A federal jury in Virginia convicted former Trump campaign chairman Paul Manafort on eight counts related to bank and tax fraud, making him the first campaign associate of President Trump found guilty by a jury as part of Special Counsel Robert Mueller’s probe.
But after four days of deliberations, the jury told Judge T.S. Ellis III on Tuesday afternoon that it could not come to a decision on the ten other counts. A mistrial was declared on those counts.
Before the jury was dismissed, Ellis asked jurors if they wanted their names to remain confidential. All answered yes. The judge told them they are allowed to speak to the press if they choose.
The jury began deliberating last Thursday after a three week trial where prosecutors said Manafort hid income earned from political work overseas from the IRS while fraudulently obtaining millions in bank loans. Manafort, 69, had pleaded not guilty.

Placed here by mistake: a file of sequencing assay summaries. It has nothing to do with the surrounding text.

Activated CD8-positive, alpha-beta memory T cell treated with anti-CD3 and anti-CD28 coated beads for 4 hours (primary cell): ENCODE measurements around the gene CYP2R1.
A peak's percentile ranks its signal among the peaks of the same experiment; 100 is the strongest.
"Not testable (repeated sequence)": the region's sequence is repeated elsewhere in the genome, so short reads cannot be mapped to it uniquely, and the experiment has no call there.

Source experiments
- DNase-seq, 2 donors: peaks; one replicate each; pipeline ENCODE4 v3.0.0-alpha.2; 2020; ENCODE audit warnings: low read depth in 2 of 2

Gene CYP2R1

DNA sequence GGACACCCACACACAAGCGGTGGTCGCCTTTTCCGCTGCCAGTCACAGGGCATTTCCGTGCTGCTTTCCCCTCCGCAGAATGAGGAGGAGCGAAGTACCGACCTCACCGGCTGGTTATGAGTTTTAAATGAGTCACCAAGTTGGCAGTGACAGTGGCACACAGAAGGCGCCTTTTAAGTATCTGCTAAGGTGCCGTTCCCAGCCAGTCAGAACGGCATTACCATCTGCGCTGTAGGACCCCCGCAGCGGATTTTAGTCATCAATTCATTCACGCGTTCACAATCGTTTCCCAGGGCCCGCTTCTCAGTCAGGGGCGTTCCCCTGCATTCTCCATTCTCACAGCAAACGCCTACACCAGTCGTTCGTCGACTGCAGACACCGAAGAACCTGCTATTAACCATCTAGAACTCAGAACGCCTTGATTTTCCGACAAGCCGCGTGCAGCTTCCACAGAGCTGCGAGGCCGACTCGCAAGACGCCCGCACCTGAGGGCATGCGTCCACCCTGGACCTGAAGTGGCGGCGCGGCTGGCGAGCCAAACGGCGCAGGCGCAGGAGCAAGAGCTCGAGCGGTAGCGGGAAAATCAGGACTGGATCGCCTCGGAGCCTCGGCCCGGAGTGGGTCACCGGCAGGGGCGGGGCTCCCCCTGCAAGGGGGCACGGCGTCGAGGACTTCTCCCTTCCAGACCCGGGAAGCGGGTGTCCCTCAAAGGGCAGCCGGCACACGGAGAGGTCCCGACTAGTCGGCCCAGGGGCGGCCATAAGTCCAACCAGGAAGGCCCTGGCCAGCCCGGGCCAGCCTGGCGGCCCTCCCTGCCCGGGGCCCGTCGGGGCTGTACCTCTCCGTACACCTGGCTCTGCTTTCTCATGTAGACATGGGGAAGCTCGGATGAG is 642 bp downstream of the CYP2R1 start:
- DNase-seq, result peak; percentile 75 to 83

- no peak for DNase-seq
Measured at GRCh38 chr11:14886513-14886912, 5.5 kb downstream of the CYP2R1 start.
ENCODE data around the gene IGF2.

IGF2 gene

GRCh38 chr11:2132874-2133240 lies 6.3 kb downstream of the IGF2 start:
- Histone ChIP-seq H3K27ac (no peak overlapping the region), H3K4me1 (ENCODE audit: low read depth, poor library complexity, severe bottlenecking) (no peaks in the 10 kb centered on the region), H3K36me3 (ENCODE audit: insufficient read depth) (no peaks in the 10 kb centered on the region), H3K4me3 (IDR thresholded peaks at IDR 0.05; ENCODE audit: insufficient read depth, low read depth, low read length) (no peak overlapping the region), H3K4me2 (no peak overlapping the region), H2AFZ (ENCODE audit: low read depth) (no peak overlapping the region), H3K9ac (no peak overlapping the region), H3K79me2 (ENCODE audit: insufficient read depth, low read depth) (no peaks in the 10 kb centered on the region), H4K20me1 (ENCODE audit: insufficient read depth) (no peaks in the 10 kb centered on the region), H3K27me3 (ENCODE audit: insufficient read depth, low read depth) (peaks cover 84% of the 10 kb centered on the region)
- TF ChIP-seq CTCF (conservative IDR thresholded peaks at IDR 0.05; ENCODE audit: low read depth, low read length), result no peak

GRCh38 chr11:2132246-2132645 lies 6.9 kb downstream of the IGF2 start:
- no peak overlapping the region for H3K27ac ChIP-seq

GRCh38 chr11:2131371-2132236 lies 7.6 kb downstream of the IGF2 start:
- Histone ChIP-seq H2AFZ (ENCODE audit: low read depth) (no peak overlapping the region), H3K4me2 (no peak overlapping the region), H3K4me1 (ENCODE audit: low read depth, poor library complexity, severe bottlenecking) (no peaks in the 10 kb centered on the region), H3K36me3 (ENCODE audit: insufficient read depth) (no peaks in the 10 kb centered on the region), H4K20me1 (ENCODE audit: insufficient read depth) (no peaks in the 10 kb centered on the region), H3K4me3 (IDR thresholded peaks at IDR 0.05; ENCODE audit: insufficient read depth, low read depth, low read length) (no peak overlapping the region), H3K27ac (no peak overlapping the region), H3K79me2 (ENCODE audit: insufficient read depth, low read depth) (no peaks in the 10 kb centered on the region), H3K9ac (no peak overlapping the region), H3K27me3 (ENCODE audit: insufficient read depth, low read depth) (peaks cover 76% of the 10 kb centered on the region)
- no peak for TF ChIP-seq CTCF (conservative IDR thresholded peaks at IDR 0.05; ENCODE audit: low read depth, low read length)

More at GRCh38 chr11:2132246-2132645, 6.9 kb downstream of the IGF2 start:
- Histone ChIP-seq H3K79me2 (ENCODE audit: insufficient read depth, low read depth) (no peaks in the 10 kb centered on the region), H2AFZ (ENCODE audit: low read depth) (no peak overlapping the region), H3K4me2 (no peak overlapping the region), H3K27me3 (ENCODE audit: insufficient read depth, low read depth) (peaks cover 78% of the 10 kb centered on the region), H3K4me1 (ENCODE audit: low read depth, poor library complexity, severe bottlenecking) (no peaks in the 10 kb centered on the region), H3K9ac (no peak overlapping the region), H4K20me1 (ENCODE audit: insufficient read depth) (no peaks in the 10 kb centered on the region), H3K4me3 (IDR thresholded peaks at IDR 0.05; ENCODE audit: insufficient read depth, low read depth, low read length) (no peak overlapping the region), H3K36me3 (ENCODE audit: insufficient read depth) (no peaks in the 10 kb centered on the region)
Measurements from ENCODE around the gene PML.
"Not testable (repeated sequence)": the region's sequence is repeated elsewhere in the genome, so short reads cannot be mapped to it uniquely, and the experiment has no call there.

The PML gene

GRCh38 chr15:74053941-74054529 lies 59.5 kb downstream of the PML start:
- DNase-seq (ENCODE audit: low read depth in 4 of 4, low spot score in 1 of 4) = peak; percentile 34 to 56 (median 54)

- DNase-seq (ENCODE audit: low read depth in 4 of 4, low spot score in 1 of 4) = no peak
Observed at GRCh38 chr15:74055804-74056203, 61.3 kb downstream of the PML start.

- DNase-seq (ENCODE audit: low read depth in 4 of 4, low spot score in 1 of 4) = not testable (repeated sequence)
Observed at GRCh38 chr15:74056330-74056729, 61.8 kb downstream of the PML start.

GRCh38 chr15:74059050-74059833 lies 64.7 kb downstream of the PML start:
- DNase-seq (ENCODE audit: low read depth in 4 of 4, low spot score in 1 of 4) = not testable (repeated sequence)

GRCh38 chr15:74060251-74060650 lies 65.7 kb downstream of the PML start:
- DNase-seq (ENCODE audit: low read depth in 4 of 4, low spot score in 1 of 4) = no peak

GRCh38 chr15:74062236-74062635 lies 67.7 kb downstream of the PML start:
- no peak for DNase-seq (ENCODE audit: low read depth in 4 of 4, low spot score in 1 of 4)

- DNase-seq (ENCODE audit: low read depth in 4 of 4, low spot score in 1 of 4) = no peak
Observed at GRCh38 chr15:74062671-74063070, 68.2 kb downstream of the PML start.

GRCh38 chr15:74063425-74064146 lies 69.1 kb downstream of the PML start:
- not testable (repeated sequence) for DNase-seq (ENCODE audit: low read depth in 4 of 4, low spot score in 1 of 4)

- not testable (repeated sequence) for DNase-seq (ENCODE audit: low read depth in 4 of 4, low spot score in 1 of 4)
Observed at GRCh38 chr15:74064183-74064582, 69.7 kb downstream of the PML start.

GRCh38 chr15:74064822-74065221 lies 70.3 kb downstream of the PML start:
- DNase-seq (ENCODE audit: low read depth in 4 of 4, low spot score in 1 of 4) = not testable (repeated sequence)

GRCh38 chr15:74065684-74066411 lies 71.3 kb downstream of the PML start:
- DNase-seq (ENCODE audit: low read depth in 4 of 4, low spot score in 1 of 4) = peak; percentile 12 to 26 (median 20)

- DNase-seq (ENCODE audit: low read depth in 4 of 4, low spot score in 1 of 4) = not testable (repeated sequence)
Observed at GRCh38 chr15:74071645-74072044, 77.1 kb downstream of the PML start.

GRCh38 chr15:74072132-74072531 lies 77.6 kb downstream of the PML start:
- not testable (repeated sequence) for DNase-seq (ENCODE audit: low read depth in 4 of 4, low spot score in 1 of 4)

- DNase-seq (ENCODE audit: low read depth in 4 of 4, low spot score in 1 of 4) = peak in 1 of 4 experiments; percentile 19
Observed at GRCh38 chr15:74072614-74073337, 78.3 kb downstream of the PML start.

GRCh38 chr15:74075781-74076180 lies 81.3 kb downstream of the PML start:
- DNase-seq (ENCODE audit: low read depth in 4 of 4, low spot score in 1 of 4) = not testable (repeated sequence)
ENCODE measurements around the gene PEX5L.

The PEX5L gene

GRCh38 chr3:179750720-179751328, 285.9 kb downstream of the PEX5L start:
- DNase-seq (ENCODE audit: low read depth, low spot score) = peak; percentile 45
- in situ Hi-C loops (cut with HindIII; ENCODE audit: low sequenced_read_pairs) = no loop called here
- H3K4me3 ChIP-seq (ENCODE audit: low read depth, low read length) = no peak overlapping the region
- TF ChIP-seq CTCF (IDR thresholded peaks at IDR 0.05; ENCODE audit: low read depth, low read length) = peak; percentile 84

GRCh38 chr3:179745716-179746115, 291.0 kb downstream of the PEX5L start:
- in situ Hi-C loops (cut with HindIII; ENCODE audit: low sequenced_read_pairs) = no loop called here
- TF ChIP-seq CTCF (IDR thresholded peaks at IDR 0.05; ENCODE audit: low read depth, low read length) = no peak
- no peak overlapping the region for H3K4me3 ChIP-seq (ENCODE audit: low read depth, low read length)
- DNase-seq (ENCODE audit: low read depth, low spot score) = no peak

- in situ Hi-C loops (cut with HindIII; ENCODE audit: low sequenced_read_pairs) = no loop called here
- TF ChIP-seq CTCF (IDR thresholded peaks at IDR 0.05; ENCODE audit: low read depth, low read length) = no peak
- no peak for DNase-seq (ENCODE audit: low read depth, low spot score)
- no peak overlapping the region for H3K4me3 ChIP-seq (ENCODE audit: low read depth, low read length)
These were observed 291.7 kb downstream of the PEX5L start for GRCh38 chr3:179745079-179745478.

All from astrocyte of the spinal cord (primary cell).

Manafort, who was stone faced throughout the verdict and has been held in jail during the trial, will be sentenced during a hearing on Aug. 29.
The government has until then to decide whether they will move to retry the 10 counts deadlocked on by the jury.